The next generation is nearly upon us. The Wii U will release this year, and Microsoft is all but certain to announce their next console at E3. Sony claims to not be playing that game, and while I don’t expect a new console from the at E3, I’d be surprised if they didn’t at least hint at their plans for the future there. Which can only mean one thing! It’s time for rampant unrequested advice from us pundits! In this two part series will first explore what we would expect to see as standard from next gen in general terms from the industry, and then what each of the major players needs to do, in order to shine their brightest.
If there’s a time to establish a new intellectual property, it’s at the beginning of a generation. Early on in a new console’s life, everyone who is buying is the core gaming audience who eat this stuff up, and aren’t afraid to take chance on a new IP. So why not give them what they want? Something fresh, something new. In more than ways than one.
Aside from just providing them with a new game in an existing genre, what about new genres? Or old genre’s that have fallen by the wayside? Or even doing existing genre’s right? There are numerous examples of each, for instance, RTS on console has gotten some good entries, but there is so much more that could be done there. Space combat simulators don’t exist on consoles anymore, and Classic Adventure games barely do so.
That’s not to say there isn’t a place for existing genre’s, but fresh takes on even worn out genres would be welcome. Mirror’s Edge was an interesting take on platformers and FPS’s, and if there’s any genre that needs some radical overhauls, it FPS. The genre has been far too common this generation, with too little innovation. Different weapons, different maps, different amount of health, same basic gameplay. It’s time to shake things up. There have been a few series that have tried to push the boundaries, it’s time they pushed them further.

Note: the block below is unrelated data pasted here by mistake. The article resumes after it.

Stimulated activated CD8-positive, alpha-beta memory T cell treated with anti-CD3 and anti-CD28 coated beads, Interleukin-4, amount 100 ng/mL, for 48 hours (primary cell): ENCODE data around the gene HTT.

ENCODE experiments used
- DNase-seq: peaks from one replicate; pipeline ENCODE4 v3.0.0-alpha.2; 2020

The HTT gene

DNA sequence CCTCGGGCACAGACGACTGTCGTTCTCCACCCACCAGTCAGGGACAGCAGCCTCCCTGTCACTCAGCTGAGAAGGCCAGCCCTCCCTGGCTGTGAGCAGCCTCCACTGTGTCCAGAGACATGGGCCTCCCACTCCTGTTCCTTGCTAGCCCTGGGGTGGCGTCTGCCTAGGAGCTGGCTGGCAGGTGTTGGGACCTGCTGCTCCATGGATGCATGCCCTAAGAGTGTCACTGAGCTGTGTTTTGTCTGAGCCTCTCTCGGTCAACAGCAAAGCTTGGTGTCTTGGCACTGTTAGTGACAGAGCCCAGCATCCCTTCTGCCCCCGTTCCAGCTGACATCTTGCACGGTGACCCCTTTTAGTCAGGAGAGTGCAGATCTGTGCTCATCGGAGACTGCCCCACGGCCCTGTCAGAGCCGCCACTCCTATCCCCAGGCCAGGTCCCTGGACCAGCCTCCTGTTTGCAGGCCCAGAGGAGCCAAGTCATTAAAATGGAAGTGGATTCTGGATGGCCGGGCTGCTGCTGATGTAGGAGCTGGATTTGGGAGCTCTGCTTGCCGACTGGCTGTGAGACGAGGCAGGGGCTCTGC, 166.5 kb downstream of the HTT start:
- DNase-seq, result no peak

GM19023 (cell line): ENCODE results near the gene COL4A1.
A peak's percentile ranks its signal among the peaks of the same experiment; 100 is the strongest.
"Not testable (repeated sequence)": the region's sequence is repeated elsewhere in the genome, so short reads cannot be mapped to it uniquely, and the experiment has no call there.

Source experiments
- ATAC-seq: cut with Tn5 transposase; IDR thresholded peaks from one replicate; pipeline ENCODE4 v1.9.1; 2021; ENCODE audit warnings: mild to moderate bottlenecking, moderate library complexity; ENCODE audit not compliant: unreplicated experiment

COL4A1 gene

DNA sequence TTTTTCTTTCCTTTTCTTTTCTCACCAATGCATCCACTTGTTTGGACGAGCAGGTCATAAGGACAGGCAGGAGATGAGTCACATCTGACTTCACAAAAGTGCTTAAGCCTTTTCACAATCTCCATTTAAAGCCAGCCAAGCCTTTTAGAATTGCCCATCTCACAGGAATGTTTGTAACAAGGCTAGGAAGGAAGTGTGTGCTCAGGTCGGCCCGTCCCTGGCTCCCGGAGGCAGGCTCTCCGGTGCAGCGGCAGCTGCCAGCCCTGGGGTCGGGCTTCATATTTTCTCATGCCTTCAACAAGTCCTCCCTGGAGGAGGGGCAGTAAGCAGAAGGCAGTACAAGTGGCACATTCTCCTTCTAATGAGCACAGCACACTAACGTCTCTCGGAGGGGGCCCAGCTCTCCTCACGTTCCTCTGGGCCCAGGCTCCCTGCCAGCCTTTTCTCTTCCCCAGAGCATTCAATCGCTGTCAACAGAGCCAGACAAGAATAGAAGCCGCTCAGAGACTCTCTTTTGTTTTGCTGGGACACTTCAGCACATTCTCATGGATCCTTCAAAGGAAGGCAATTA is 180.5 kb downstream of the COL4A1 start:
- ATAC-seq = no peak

The Last Great Visual Leap
Graphics have evolved great over the last 30 years in gaming. However, it may finally be time for that to slow down. The visual leap from beginning of last generation, to the end of this one, was not as great as the end of the 32-bit generation to the beginning of last generation. Which means it’s likely the beginning of next gen, will be the last generation with a major leap in visuals, for the most part.
However, can that be so? It looks like the console makers may not be so keen on the idea of monster powerhouses next generation. Perhaps it’s a push to save money? Traditionally, many console makers have sold their consoles as loss leaders, making their money on software and, more recently, services. However, last generation, Nintendo showed that it’s possible to sell a console at a profit, by cutting costs and still sell well. This leave next generation with the ultimate conundrum. Stick with the old model? Or gamble on the new?